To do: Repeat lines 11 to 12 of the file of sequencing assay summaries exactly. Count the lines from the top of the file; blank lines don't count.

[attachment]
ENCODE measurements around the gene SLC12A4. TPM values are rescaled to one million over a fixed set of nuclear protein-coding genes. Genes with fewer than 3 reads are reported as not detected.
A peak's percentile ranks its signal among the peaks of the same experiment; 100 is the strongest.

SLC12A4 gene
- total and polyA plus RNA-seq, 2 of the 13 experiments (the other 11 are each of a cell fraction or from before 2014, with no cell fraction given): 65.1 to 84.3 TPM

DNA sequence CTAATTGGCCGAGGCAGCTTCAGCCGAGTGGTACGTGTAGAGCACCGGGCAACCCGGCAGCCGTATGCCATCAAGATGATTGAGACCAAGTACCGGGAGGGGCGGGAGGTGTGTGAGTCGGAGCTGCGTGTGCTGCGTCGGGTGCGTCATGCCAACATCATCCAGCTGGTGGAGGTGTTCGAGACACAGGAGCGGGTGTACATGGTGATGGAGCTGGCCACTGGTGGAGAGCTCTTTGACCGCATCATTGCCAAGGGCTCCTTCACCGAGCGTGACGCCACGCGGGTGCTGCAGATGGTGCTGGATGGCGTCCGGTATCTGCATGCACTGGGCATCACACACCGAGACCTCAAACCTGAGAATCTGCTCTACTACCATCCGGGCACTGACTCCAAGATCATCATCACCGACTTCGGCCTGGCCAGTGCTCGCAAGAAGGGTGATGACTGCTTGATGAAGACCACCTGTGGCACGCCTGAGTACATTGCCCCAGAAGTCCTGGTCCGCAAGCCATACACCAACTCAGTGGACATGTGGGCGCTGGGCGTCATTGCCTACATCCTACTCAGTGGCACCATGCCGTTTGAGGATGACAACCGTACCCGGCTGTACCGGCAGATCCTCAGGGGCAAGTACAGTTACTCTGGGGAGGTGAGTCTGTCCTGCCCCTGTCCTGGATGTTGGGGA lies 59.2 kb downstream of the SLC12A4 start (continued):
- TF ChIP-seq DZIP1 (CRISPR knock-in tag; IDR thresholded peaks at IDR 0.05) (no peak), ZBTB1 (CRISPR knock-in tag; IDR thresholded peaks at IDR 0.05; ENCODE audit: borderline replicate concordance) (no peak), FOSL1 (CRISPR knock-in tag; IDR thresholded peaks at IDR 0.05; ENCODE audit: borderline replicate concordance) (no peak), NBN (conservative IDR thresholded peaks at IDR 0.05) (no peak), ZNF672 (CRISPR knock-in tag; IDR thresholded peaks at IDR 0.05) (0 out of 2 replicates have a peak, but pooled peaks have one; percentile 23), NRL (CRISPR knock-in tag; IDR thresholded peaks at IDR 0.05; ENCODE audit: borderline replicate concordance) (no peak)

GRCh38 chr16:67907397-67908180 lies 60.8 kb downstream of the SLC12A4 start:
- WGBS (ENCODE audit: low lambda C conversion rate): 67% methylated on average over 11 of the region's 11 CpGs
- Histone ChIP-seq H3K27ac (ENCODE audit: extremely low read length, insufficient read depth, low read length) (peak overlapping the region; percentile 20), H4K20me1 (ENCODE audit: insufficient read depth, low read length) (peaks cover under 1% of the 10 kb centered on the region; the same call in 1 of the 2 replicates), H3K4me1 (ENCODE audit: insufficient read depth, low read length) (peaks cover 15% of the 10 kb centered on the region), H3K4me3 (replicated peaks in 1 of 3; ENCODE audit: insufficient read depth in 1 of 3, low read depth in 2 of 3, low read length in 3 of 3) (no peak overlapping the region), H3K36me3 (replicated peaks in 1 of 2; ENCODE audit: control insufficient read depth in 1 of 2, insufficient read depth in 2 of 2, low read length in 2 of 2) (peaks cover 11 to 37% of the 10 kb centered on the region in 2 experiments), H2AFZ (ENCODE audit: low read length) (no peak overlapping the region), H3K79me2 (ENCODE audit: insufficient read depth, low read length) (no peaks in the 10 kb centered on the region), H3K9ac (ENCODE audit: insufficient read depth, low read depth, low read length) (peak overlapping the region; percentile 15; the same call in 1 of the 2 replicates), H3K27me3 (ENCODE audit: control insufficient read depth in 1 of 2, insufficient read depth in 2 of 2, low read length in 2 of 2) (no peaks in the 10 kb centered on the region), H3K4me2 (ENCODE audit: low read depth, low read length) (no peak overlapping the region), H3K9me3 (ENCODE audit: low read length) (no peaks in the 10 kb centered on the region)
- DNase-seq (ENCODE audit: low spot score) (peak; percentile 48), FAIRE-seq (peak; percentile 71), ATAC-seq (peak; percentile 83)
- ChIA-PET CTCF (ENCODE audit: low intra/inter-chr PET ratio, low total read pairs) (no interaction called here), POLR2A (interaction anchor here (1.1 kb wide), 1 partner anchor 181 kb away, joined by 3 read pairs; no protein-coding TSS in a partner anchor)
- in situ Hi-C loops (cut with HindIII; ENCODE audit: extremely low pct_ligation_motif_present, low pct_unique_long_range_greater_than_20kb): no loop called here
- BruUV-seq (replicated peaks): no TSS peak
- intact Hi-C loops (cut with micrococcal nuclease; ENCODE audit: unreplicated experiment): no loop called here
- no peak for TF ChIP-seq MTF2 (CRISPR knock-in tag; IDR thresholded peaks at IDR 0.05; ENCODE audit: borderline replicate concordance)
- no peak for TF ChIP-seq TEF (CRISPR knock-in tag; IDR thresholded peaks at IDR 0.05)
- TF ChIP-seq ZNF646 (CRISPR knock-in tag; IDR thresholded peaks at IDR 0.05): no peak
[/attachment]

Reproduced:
- ChIA-PET CTCF (ENCODE audit: low intra/inter-chr PET ratio, low total read pairs) (no interaction called here), POLR2A (interaction anchor here (1.1 kb wide), 1 partner anchor 181 kb away, joined by 3 read pairs; no protein-coding TSS in a partner anchor)
- in situ Hi-C loops (cut with HindIII; ENCODE audit: extremely low pct_ligation_motif_present, low pct_unique_long_range_greater_than_20kb): no loop called here